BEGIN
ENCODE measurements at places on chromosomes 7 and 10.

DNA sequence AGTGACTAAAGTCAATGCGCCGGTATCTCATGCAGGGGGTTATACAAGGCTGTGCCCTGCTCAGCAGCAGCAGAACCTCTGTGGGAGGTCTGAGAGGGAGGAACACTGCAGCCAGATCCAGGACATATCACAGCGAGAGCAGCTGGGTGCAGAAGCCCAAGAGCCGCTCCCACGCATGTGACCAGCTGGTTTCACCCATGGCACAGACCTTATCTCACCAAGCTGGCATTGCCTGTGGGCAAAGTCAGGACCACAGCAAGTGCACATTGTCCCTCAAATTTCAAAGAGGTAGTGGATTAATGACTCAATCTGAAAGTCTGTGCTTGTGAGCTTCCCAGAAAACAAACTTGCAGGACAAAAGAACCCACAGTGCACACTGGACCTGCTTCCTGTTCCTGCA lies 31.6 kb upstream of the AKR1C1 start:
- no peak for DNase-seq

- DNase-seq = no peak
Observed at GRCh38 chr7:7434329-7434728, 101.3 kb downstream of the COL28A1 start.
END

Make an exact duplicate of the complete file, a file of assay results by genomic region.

ENCODE measurements at places on chromosomes 7 and 10.

DNA sequence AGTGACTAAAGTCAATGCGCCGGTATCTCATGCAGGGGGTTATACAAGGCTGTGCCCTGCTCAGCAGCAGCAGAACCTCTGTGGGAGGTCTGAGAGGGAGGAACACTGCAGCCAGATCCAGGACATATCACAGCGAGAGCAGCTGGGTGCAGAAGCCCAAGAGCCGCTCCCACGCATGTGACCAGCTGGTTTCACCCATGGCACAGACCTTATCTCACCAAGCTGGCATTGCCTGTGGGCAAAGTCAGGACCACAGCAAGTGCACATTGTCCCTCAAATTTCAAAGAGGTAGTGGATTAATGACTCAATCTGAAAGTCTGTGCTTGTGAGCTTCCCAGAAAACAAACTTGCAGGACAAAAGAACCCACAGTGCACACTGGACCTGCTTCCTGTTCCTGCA lies 31.6 kb upstream of the AKR1C1 start:
- no peak for DNase-seq

- DNase-seq = no peak
Observed at GRCh38 chr7:7434329-7434728, 101.3 kb downstream of the COL28A1 start.